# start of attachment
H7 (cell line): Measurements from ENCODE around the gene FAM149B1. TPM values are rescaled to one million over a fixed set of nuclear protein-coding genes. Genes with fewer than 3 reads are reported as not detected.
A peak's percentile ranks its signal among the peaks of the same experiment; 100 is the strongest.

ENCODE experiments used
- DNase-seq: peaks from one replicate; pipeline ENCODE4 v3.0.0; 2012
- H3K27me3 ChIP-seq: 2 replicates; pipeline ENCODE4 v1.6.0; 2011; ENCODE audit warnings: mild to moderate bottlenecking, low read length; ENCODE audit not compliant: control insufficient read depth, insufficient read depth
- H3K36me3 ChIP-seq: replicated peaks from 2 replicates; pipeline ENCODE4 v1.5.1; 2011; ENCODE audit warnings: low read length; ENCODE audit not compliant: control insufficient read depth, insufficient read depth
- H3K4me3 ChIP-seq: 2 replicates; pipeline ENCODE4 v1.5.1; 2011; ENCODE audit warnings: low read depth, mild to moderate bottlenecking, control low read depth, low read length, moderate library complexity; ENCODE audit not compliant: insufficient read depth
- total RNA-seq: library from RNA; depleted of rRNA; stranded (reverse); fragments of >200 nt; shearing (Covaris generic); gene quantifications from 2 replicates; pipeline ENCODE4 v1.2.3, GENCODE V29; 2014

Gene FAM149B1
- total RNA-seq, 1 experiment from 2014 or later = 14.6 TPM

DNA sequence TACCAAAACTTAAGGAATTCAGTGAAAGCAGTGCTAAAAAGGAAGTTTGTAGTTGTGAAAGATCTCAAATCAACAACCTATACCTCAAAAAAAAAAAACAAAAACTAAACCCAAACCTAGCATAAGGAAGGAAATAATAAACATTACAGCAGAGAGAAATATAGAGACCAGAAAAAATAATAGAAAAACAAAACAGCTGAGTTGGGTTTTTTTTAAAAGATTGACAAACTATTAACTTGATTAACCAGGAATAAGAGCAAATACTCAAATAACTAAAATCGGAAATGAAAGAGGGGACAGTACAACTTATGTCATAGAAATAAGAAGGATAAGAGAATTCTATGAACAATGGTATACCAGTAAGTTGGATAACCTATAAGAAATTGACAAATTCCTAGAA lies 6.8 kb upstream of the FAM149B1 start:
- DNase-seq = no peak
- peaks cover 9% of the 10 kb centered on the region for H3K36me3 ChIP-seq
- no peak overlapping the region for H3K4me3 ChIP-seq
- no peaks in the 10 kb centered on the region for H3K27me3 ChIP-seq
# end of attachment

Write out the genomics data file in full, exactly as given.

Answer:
H7 (cell line): Measurements from ENCODE around the gene FAM149B1. TPM values are rescaled to one million over a fixed set of nuclear protein-coding genes. Genes with fewer than 3 reads are reported as not detected.
A peak's percentile ranks its signal among the peaks of the same experiment; 100 is the strongest.

ENCODE experiments used
- DNase-seq: peaks from one replicate; pipeline ENCODE4 v3.0.0; 2012
- H3K27me3 ChIP-seq: 2 replicates; pipeline ENCODE4 v1.6.0; 2011; ENCODE audit warnings: mild to moderate bottlenecking, low read length; ENCODE audit not compliant: control insufficient read depth, insufficient read depth
- H3K36me3 ChIP-seq: replicated peaks from 2 replicates; pipeline ENCODE4 v1.5.1; 2011; ENCODE audit warnings: low read length; ENCODE audit not compliant: control insufficient read depth, insufficient read depth
- H3K4me3 ChIP-seq: 2 replicates; pipeline ENCODE4 v1.5.1; 2011; ENCODE audit warnings: low read depth, mild to moderate bottlenecking, control low read depth, low read length, moderate library complexity; ENCODE audit not compliant: insufficient read depth
- total RNA-seq: library from RNA; depleted of rRNA; stranded (reverse); fragments of >200 nt; shearing (Covaris generic); gene quantifications from 2 replicates; pipeline ENCODE4 v1.2.3, GENCODE V29; 2014

Gene FAM149B1
- total RNA-seq, 1 experiment from 2014 or later = 14.6 TPM

DNA sequence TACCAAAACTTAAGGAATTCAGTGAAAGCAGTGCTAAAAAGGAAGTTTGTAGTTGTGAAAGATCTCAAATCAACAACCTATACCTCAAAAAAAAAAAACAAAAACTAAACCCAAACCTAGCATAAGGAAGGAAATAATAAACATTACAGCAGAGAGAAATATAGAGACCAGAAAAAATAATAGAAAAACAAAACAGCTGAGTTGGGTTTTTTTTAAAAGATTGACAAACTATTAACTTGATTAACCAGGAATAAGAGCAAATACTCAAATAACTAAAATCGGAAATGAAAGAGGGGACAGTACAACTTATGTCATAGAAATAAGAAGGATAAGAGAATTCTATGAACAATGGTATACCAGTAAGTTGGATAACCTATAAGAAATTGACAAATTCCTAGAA lies 6.8 kb upstream of the FAM149B1 start:
- DNase-seq = no peak
- peaks cover 9% of the 10 kb centered on the region for H3K36me3 ChIP-seq
- no peak overlapping the region for H3K4me3 ChIP-seq
- no peaks in the 10 kb centered on the region for H3K27me3 ChIP-seq